When a character has a decimal value for unspend funds "ie 68.8" some times the output sheet is reporting a long string. See attached pcg & html file.
It doesn't seem to be a code bug because in the program the value moved appropriately when items are purchased.
HTM isn't my strong suit here, any chance we can filter the output to only two places after the decimal?
6.4 - At revision: 22684
6.2 - At revision: 22685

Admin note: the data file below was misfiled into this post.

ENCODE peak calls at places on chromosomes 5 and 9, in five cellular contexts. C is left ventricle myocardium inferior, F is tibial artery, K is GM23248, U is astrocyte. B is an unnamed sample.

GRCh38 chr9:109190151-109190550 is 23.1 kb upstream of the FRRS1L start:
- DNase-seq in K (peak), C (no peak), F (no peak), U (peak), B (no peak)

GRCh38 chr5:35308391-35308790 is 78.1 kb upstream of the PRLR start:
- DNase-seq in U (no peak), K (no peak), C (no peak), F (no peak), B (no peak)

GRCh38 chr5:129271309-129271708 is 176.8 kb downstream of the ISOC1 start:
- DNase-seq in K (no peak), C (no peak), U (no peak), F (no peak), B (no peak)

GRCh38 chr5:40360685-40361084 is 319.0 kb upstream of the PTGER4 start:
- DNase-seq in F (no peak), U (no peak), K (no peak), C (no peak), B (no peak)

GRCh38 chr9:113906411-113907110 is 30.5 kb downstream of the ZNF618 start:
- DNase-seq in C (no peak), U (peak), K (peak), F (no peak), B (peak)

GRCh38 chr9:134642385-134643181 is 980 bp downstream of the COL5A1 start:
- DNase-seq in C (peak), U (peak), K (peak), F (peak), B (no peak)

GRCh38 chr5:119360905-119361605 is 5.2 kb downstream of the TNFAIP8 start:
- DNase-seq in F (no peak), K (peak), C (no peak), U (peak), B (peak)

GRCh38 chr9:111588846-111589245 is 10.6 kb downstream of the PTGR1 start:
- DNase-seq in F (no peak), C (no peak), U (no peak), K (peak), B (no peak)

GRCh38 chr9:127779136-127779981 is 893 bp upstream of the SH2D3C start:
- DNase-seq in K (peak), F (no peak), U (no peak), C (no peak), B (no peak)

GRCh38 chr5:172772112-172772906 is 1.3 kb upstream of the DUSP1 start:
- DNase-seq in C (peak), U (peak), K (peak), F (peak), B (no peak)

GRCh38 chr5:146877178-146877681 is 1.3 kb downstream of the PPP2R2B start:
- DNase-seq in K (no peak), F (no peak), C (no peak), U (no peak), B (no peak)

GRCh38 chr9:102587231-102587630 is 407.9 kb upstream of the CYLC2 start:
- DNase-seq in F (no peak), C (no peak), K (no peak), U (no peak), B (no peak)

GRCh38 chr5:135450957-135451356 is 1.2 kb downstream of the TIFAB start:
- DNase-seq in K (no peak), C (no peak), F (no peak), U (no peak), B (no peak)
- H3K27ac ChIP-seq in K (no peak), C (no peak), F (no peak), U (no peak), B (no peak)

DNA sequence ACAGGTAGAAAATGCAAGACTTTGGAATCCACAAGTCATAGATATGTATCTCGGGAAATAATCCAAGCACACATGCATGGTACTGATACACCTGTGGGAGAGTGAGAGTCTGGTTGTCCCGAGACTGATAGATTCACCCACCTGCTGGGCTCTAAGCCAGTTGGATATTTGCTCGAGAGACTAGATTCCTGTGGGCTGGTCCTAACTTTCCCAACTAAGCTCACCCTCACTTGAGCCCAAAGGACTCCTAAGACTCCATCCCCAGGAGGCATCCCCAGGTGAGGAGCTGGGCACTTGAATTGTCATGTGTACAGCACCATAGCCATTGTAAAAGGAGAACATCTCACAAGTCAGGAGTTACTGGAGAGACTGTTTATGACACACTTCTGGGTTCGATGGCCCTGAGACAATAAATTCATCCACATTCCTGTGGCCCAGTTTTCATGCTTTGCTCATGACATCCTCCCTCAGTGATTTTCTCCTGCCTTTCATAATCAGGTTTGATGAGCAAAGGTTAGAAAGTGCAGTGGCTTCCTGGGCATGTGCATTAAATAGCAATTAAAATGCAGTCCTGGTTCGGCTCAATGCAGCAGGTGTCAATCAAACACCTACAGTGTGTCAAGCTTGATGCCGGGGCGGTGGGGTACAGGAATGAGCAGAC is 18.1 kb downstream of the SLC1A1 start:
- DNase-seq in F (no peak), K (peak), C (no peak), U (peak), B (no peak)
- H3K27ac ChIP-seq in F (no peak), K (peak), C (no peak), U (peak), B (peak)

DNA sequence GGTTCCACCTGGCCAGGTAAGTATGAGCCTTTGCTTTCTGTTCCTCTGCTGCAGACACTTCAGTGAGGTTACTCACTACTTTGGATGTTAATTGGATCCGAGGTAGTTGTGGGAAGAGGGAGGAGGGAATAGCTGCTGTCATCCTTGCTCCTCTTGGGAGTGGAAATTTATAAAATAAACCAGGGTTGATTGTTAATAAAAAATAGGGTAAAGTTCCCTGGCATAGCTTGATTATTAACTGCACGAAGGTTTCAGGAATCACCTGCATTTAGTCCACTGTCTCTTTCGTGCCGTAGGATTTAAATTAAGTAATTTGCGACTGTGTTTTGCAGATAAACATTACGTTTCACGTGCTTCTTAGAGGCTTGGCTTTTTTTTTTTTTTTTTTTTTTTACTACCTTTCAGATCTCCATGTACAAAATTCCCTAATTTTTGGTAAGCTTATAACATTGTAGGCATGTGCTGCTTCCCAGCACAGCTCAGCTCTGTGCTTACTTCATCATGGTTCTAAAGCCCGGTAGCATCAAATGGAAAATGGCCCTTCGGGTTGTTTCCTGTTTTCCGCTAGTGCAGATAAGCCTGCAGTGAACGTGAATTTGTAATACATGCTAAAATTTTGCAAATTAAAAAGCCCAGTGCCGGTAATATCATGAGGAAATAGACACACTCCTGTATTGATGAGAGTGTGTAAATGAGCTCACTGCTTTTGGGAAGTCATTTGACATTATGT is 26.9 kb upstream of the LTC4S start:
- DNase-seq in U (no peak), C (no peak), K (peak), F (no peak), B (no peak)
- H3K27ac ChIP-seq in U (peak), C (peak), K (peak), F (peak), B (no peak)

This is a single to double precision floating point error. In the OS code, somewhere it is converting a single precision floating point number to double precision. Certain numbers, like 6.8, are undefined and do not have an exact representation in either single or double precision. Commonly the core floating point math code will round the uncertain digit (for single precision, this is something like the 17th digit). But when converting to double precision, the nearest approximation of the original value is not near enough to the uncertain digit in the double precision number (like the 48th digit) to round to 6.8. There is two ways to handle this, code should either always use the same floating point depth or round the output. I think in PCGen, Every gold calculation should round to the least value coin, like copper, or 0.01. Not sure about the other game modes. However, an alternate way to handle this without any rounding, and to speed up all math calculations dealing with gold, a better way to hand this is with fixed point math. i.e. keep all wealth values as an integer total of the least value item. For Pathfinder, this is copper, so all values would be internally represented in copper pieces, and then displayed as copper/100 as gold. So the only conversion is done in the UI or OS code. This maintains data integrity no matter how many things are added or subtracted and you never get floating point imprecision in any total. Accounting packages use this approach, all monetary values are stored and manipulated as fixed point numbers, at least 5 decimals down (so 1/1,000th of a cent), so $ 1 would be stored internally as 100,000 thousandths of a cent.